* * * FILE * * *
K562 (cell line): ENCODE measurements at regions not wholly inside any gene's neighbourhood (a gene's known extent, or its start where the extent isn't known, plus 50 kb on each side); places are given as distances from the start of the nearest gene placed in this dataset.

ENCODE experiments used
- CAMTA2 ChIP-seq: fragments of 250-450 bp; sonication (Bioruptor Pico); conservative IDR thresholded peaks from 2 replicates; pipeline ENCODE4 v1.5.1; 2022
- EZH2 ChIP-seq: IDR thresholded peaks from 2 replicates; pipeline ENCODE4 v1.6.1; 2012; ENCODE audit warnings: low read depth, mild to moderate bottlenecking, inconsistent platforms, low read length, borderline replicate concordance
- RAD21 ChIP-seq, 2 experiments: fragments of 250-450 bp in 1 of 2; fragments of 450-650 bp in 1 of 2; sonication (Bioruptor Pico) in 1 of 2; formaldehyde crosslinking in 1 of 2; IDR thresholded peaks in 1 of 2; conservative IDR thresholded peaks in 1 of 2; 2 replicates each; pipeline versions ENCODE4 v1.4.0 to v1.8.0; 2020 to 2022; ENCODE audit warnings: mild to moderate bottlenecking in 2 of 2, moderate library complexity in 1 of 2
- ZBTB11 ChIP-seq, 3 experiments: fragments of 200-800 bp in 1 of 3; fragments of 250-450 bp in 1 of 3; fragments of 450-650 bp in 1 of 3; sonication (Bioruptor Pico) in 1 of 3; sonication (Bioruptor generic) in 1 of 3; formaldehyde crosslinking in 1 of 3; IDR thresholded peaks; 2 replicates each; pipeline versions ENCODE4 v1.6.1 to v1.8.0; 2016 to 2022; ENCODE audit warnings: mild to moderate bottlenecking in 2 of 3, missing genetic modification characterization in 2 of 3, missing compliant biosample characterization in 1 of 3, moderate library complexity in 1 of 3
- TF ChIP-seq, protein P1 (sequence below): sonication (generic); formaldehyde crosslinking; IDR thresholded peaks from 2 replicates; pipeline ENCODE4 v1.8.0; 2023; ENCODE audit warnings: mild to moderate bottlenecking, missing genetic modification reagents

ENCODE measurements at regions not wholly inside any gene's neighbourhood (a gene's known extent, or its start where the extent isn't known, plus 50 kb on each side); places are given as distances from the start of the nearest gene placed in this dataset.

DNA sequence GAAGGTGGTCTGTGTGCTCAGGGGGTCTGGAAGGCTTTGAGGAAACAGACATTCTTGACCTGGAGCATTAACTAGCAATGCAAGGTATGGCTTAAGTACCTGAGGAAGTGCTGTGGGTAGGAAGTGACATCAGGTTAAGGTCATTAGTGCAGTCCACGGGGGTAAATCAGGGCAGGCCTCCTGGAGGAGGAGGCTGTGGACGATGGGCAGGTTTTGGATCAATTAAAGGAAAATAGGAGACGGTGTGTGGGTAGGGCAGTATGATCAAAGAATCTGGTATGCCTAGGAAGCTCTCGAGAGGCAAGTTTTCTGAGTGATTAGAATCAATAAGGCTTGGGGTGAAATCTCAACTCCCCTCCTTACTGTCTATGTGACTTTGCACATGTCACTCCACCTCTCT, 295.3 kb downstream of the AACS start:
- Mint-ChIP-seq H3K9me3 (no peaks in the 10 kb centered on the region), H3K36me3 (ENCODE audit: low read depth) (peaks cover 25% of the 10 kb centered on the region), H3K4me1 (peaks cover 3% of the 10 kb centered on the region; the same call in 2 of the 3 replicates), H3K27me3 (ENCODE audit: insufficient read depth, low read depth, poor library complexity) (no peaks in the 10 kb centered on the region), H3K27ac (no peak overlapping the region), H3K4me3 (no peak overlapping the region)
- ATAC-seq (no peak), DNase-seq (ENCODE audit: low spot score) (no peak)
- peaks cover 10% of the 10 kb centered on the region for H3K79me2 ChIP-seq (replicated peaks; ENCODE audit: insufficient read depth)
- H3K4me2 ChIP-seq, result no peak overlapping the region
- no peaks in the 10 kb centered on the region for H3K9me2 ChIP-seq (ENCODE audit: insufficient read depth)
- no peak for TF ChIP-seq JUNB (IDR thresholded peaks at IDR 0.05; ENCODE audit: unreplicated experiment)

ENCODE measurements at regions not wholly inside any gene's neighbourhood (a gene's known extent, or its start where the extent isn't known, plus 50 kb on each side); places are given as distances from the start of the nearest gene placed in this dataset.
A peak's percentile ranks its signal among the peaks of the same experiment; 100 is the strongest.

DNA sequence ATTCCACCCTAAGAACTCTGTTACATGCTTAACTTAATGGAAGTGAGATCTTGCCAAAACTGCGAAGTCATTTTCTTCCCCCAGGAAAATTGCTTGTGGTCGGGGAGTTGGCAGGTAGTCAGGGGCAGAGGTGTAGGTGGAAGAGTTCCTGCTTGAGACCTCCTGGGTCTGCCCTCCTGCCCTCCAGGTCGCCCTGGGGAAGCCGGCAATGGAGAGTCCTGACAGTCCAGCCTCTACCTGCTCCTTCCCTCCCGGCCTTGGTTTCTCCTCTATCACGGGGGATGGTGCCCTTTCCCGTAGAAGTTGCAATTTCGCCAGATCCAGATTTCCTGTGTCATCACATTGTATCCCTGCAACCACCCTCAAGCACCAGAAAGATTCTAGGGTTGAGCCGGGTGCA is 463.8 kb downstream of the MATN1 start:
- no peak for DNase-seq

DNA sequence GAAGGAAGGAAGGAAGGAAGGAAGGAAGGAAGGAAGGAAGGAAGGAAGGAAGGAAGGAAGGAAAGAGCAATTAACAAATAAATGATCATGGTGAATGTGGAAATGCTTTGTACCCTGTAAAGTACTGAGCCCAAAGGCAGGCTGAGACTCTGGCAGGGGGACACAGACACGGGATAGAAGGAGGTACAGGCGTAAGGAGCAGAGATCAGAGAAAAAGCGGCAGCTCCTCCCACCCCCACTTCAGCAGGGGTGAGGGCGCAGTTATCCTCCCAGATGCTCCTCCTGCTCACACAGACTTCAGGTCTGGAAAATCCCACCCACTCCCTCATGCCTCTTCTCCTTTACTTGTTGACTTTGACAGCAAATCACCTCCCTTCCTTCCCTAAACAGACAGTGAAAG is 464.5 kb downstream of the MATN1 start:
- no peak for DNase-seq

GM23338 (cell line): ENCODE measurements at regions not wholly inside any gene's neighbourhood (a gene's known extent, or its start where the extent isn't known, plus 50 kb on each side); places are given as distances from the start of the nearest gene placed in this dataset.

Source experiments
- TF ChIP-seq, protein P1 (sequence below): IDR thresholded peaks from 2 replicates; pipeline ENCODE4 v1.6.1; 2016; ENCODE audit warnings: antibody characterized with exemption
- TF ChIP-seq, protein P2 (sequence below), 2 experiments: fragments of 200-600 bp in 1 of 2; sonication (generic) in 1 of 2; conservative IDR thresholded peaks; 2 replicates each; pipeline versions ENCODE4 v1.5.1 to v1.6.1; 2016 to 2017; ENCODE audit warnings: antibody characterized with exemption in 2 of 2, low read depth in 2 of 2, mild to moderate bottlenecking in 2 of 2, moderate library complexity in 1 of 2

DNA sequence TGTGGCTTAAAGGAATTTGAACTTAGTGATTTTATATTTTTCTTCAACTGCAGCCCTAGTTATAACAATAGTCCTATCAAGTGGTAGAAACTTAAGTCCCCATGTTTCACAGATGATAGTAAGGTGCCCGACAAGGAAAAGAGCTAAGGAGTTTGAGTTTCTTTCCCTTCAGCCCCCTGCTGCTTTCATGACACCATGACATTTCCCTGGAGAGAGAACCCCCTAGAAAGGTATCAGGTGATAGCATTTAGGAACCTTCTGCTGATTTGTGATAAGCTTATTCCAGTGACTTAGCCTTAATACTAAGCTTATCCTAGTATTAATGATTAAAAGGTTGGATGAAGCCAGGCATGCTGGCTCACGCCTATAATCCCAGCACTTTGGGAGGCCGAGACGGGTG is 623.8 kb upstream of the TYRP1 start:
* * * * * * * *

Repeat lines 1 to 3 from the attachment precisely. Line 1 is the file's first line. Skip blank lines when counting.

K562 (cell line): ENCODE measurements at regions not wholly inside any gene's neighbourhood (a gene's known extent, or its start where the extent isn't known, plus 50 kb on each side); places are given as distances from the start of the nearest gene placed in this dataset.

ENCODE experiments used
- CAMTA2 ChIP-seq: fragments of 250-450 bp; sonication (Bioruptor Pico); conservative IDR thresholded peaks from 2 replicates; pipeline ENCODE4 v1.5.1; 2022